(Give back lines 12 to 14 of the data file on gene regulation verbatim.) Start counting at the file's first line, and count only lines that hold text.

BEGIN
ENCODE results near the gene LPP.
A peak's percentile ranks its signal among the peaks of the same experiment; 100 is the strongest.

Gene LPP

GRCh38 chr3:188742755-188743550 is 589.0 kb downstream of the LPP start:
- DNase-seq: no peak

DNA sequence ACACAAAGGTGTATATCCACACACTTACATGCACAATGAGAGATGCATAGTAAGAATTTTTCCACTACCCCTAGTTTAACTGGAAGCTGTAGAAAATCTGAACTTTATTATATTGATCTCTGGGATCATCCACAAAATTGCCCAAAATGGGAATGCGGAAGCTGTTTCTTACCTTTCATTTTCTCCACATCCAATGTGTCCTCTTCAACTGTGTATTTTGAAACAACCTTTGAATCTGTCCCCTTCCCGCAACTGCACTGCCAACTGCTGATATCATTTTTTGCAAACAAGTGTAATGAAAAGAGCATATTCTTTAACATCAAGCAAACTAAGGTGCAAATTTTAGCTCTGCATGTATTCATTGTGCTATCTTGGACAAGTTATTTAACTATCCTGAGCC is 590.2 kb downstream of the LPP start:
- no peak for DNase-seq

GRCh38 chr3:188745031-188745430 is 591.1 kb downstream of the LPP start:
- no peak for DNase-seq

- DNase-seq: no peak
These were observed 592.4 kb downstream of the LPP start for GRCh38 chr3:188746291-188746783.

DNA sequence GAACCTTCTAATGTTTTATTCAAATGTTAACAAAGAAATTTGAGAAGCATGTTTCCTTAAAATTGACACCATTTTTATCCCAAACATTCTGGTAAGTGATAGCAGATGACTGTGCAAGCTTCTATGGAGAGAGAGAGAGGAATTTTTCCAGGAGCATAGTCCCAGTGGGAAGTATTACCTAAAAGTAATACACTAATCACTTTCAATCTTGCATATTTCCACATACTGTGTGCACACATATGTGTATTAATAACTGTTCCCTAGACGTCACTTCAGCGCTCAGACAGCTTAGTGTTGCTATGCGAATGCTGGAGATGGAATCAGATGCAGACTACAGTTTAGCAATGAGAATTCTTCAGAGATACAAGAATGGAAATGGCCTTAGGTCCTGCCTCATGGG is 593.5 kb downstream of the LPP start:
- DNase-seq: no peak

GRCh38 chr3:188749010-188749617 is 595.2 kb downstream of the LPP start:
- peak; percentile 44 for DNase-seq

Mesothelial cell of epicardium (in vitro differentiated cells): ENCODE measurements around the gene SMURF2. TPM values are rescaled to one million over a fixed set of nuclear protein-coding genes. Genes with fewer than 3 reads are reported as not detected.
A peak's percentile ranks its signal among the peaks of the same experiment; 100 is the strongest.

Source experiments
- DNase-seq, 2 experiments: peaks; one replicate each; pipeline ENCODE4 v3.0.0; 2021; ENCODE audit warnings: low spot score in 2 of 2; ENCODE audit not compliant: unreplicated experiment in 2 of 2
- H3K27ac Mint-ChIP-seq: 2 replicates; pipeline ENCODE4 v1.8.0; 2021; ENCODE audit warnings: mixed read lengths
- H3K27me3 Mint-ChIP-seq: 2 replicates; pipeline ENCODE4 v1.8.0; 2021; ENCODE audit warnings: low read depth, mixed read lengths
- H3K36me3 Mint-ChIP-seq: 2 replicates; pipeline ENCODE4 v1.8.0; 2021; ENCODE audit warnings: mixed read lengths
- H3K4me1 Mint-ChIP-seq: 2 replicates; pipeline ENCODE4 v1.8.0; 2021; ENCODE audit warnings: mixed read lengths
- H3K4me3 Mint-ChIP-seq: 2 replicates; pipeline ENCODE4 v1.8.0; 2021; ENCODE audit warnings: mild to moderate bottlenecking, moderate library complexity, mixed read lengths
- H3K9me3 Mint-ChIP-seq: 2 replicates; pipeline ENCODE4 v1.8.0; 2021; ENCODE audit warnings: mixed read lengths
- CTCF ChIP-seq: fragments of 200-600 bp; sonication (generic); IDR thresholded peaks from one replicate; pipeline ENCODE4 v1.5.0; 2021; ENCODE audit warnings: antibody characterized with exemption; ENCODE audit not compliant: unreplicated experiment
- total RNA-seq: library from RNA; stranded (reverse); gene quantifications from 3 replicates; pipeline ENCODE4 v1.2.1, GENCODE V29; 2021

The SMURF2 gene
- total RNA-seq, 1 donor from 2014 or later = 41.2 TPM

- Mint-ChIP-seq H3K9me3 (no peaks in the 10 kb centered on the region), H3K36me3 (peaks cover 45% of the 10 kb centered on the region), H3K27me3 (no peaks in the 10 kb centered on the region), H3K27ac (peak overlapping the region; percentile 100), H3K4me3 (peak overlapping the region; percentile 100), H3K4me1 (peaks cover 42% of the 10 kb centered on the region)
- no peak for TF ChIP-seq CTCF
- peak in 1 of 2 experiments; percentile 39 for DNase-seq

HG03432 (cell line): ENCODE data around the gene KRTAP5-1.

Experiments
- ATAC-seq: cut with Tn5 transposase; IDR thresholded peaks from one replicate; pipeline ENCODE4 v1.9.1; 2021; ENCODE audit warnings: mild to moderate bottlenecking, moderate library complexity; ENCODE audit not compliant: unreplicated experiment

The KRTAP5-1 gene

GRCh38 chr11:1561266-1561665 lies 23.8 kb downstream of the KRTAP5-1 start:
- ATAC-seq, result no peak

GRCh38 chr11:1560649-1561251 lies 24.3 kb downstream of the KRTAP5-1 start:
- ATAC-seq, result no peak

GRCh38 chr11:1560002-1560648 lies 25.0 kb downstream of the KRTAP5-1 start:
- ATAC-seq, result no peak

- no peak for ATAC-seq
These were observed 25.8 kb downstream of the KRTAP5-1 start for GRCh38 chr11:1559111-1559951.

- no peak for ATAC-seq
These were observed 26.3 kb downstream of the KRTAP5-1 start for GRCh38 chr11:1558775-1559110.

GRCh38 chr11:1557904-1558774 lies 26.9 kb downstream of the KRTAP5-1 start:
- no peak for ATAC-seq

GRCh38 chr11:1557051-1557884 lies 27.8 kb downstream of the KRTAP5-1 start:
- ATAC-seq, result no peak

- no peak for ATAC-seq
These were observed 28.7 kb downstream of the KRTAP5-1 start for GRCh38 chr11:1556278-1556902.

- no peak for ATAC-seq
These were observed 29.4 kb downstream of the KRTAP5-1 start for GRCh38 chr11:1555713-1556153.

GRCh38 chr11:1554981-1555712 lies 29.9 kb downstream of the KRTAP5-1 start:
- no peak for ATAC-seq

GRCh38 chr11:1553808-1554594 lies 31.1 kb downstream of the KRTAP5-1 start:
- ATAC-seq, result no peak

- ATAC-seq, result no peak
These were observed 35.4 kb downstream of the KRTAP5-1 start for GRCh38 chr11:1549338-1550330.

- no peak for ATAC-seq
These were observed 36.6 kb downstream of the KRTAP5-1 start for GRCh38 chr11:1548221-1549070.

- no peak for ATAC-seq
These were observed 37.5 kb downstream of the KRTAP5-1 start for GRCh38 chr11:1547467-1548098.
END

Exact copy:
DNA sequence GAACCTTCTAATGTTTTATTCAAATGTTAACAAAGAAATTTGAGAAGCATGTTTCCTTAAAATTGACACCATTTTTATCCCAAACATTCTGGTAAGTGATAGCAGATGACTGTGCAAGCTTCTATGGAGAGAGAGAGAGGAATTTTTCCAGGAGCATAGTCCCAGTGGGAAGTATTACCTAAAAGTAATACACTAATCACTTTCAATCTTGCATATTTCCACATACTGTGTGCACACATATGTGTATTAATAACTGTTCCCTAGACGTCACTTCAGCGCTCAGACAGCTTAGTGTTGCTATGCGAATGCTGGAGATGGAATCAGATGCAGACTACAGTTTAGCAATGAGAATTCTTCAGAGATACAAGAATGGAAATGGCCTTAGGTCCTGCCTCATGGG is 593.5 kb downstream of the LPP start:
- DNase-seq: no peak

GRCh38 chr3:188749010-188749617 is 595.2 kb downstream of the LPP start: